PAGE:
Attack Ads are All-American


The race for president is finally getting underway–and so is the use of negative advertising. A recent Clinton campaign ad, aired in select battlegroundstates, accuses Bob Dole of being a "quitter" for leaving the Senate. The Republican Party was ready to respond in kind with a spot attacking Clinton's lawyers for arguing that the president's role as military commander in chief entitles him to an active duty postponement of Paula Jones' sex harassment civil suit. (The GOP ad never ran. After it was leaked to the press, Clinton's lawyers changed their legal strategy.) To many observers, such antics showcase all that's wrong with contemporary American politics.

"Attack ads," the chattering classes tell us, are the latest sign that life in these United States is turning increasingly ugly. But the wailing and gnashing of teeth over negative political ads is less about politics and more about discomfort with the open, hard-edged clashes that are endemic to a diverse, democratic society. Tellingly, opponents of negative ads tend to focus not on the veracity of the spots, but on their tone.

"No one has an incentive to turn down the volume and speak nicely," Tom Patterson, a Syracuse University political scientist told the Christian Science Monitor. In an article titled "Tune In, Turn Off, Drop Out," U.S. News & World Report laments, "In recent years, political advertising has turned even more nasty and brutish. Today, half the political advertisements on television attack a candidate's opponent rather than emphasize his or her own strengths."

Attack ads, say critics, are a warning that our society is slouching toward civic chaos. "We're destroying a process with negative advertising, which is giving everybody a very cynical attitude about politics and politicians. I'm very worried about it," said House Minority Leader Richard Gephardt.

"Hopelessness about the political process and cynicism about politicians are epidemic," bleats Tom Teepen in the Atlanta Journal and Constitution. "The polarization of American politics is not an accident," pronounces columnist David Broder, who chalks it up to the "increasingly negative tone and content" of the "dominant means of political communications: the 30-second campaign ads."

The attack on "attack ads" (it's OK to be negative about negativity) is part of a widespread effort to cleanse politics and our larger culture of the rancor that accompanies real diversity and disagreement. Although Americans worship loudly at the temple of pluralism, we are quick to brand as heretical anything that seems overly defiant of the mainstream. Whether the topic is politics, television, music, whatever, the only good edge, it seems, is a dull one.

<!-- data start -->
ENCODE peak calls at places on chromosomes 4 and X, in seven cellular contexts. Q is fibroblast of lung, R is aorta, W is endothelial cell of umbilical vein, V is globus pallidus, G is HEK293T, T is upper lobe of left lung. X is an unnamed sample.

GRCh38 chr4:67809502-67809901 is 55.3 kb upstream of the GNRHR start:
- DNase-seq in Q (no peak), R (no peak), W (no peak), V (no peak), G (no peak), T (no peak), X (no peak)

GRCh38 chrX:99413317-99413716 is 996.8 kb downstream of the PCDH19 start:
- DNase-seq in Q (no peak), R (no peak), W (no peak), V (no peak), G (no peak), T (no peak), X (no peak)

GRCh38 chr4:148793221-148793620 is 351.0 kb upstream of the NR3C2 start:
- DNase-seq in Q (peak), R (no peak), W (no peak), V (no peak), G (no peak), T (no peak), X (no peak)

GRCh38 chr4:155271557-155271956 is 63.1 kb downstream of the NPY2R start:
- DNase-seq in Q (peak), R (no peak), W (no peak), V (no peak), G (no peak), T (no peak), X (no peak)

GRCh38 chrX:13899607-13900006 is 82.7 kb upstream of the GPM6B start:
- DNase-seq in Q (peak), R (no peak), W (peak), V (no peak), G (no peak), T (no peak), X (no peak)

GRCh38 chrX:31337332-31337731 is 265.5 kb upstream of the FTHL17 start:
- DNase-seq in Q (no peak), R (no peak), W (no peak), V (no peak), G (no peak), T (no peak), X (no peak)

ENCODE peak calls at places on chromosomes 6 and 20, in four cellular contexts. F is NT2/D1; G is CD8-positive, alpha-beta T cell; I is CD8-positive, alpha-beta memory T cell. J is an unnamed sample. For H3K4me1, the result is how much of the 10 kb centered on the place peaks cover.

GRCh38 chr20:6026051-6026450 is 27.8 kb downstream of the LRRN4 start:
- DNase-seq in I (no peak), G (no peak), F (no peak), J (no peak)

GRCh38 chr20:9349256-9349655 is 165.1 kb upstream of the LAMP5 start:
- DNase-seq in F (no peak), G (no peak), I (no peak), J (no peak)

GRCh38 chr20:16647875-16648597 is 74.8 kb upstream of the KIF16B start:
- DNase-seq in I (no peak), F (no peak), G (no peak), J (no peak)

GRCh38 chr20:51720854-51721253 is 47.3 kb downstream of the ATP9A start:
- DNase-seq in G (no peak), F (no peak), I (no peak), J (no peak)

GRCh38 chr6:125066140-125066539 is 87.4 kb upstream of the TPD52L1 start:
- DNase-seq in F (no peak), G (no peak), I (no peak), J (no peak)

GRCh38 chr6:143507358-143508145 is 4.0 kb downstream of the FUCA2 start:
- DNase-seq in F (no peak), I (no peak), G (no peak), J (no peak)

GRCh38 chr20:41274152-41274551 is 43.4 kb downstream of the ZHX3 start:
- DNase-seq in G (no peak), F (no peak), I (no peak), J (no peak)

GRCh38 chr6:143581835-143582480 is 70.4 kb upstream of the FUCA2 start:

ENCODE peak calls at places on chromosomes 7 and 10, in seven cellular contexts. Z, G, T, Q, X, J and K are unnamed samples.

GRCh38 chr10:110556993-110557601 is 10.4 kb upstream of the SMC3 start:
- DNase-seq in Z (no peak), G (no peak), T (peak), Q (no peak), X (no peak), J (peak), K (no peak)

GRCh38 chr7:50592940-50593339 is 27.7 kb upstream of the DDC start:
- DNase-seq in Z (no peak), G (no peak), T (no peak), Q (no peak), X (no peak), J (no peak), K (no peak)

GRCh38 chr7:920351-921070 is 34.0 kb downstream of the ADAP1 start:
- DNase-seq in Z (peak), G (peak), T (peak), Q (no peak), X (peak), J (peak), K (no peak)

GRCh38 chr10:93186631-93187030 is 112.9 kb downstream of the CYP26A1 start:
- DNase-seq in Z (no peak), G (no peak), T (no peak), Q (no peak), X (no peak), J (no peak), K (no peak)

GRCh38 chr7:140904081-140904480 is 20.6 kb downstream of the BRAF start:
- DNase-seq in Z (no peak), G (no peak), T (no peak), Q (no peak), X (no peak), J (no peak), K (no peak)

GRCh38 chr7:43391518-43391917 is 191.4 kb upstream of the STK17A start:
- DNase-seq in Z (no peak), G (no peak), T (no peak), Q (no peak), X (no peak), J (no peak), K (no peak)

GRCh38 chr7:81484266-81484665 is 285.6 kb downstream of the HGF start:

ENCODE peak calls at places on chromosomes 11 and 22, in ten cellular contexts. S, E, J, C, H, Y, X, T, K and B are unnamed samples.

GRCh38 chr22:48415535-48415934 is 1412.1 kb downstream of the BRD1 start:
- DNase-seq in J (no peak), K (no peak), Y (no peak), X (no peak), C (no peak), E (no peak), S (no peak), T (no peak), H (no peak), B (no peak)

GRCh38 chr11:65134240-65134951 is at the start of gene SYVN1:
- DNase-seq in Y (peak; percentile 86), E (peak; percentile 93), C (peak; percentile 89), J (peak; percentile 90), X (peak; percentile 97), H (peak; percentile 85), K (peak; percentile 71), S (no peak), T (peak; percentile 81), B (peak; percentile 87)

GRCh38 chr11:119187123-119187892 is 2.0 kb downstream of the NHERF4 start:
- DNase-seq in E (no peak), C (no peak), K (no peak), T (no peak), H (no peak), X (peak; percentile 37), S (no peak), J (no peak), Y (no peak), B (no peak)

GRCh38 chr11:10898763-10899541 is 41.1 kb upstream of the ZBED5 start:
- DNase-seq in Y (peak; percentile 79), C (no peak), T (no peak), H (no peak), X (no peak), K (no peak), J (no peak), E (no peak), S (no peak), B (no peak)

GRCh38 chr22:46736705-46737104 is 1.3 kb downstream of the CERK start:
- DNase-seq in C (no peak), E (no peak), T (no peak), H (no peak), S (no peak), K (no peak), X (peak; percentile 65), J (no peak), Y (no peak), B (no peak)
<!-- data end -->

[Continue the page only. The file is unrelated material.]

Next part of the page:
In recent years, more than a dozen states have passed laws prohibiting intentionally false statements in campaign ads. While such laws have little or no effect because the majority of negative ads trade in all-too-verifiable facts about politicians' failings, the larger impulse toward policing language in the political arena is particularly worrisome.

It is obvious why a professional officeholder such as Dick Gephardt is disturbed by the public's growing distrust of politicians. And it is understandable why well-intentioned citizens might shrink from the sometimes overwhelming fracas of competing ideas and versions of the good life.

But such fracases are embedded firmly in the American grain; they have to be expected in a country founded on sectarian dissent and dedicated to freedom of expression.

Those who fret over the "polarization of "American politics" and the "cynicism about politicians" fundamentally mistake the signs of a robust social order for a civic apocalypse. While there is no doubt that America's public discourse can at times get ugly, that is merely an indication that diverse views and voices are getting aired. Like the marketplaces for goods, the marketplaces for politics and ideas are rowdy and raucous gatherings.

As ambitious plans to ban negative political advertising are bandied about on talk shows, it is well worth remembering that a busy marketplace is louder than an empty one.